Markey, Legislature Pass Bill Enhancing Protection for Victims of Domestic Violence
(BOSTON) – On Tuesday, State Representative Christopher M. Markey (D- Dartmouth) joined his colleagues in the Massachusetts House of Representatives in passing S1897, “An Act enhancing protection for victims of domestic violence”, by a unanimous vote. The bill, if enacted, would address issues relating to domestic violence such as education, prevention and prosecution.
As the House Vice-Chair of the Judiciary Committee and a former prosecutor, Representative Markey, whose district includes all of Dartmouth and portions of New Bedford, worked closely with House Speaker Robert DeLeo (D- Winthrop) to ensure that the bill, filed originally in the Senate, was strong enough but also passed constitutional muster. “We have a responsibility to protect victims of domestic violence and, if possible, prevent such violence from occurring,” said Markey. “These are crimes that can shake the foundations of families, are generally committed against women and for too long have been looked at in the same light as other assaults. They are different and we as a society really can’t afford to treat them the same.”
A significant component of the legislation is focused on education, both for individuals and families who may be at risk and also for service providers and members of the law enforcement and judicial community who see domestic violence cases and incidents. The bill directs health care related boards of registration, such as nurses, doctors and social workers, to develop and implement standards for lincensure that require training and education on domestic violence. Additionally, the bill requires that trial court personnel be trained on biannual basis to understand warning signs, lethality factors, methods of information sharing, and the availability of support services for victims of domestic violence. It also calls for domestic training to be a part of mandatory, periodical in-service training for municipal police. “When it’s a matter of life and death, finding out the truth behind an incident is crucial, and these educational pieces will provide much-needed assistance to our law enforcement and judicial personnel,” Markey added. The bill also requires the Department of Elementary and Secondary Education to develop materials on domestic violence and teen dating.
Markey also pointed to components of the bill that would both provide for increased protection for victims and sufficient time for investigators, including the 6 hour delay in admitting a person to bail and the requirement that the Commonwealth move to arraign a suspect of within 3 hours of a complaint made to a magistrate. “Six hours is the longest we can constitutionally hold someone without bail and, while some people may think six hours isn’t enough time, a great deal of important investigation can be done during that ‘cooling off period’ that can help hash out the particulars of the case,” Markey stated. “Speaking from the perspective of a former prosecutor, time is an indispensible tool in performing a proper and thorough investigation. This gives our district attorneys a very powerful tool.”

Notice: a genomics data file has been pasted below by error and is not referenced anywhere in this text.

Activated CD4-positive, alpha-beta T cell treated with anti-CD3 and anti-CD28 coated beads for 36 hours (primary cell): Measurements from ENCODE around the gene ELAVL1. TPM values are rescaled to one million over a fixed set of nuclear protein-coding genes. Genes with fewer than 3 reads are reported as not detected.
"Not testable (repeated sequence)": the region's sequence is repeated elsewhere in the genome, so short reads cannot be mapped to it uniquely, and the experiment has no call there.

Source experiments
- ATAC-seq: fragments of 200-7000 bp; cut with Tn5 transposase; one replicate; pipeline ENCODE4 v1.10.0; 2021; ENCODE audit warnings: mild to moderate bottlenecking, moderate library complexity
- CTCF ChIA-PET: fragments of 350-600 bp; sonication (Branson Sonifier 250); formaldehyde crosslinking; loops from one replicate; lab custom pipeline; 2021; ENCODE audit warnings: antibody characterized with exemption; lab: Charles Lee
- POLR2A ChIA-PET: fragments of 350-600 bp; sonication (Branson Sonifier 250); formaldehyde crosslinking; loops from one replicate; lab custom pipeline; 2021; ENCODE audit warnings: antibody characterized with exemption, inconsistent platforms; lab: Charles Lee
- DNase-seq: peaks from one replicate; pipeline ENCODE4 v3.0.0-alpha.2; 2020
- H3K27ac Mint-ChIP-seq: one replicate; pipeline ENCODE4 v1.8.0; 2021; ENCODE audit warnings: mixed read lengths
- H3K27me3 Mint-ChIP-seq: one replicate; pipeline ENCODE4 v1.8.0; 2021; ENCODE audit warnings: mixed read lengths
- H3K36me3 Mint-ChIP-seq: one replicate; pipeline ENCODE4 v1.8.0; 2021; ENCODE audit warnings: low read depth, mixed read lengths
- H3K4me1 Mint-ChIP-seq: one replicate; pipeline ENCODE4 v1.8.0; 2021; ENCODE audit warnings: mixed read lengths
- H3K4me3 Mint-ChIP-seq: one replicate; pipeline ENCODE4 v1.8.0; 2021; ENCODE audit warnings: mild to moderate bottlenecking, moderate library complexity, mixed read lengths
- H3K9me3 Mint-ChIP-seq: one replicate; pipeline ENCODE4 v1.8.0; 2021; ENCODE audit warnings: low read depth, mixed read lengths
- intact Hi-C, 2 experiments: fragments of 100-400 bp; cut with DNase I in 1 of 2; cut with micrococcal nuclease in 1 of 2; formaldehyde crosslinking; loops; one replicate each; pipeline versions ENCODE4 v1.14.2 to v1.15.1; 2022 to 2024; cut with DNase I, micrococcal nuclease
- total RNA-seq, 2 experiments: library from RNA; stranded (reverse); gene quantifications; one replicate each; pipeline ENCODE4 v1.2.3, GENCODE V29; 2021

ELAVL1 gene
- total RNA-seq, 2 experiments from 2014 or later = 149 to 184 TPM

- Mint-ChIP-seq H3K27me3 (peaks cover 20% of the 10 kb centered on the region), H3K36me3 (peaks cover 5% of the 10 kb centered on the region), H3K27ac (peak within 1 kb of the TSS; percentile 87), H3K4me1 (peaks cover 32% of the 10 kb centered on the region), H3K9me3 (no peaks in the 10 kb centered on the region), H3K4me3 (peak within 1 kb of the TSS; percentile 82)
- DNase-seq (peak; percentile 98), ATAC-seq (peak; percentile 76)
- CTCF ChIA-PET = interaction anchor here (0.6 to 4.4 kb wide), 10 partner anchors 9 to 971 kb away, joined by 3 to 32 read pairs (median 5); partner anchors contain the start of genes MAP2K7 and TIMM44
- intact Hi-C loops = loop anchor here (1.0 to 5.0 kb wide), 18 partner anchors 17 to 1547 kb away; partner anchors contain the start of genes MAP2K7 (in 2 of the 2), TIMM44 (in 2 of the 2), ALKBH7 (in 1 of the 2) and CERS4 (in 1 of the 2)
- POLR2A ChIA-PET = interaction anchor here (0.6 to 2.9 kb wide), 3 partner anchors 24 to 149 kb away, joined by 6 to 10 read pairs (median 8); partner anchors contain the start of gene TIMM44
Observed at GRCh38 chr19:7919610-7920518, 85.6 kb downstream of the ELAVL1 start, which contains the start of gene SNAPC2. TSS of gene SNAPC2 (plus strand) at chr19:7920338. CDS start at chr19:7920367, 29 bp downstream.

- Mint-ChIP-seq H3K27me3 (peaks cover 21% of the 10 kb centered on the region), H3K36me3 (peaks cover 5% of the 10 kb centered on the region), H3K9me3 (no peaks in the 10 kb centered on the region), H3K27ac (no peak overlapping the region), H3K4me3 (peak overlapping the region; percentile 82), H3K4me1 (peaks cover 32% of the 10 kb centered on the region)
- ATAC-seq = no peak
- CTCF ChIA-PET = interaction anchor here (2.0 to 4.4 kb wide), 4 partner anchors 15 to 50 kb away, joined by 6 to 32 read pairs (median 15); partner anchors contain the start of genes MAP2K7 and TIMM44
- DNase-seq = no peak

The legislation, which now moves on to the Senate, creates a first offense of domestic assault and battery, and increases criminal penalties for those found committing domestic violence against the elderly or disabled. Additionally, police log entries related to domestic violence will be kept in separate log, as reports of rape and sexual assault are currently maintained. “We must constantly work to protect the most vulnerable among us, and we must do everything we can to prevent victims from being victimized again by a lack of confidentiality,” Markey said. The bill was passed in the wake of high-profile domestic assault cases, including alleged abuses and homicide committed by Jared Remy, now being tried in Middlesex Superior Court and, while Markey shares the outrage expressed by many about such high-profile cases, his impetus in working to pass the bill was, according to Markey, “for the victims you will never read about in the paper and the ones who will never make the evening news. There are too many innocent people who have felt threatened and have been violated by these kinds of crime. Rather than stigmatize them, we need to help them. Moreover, while we work to protect victims, we need to make sure that this kind of violence doesn’t happen in the first place.”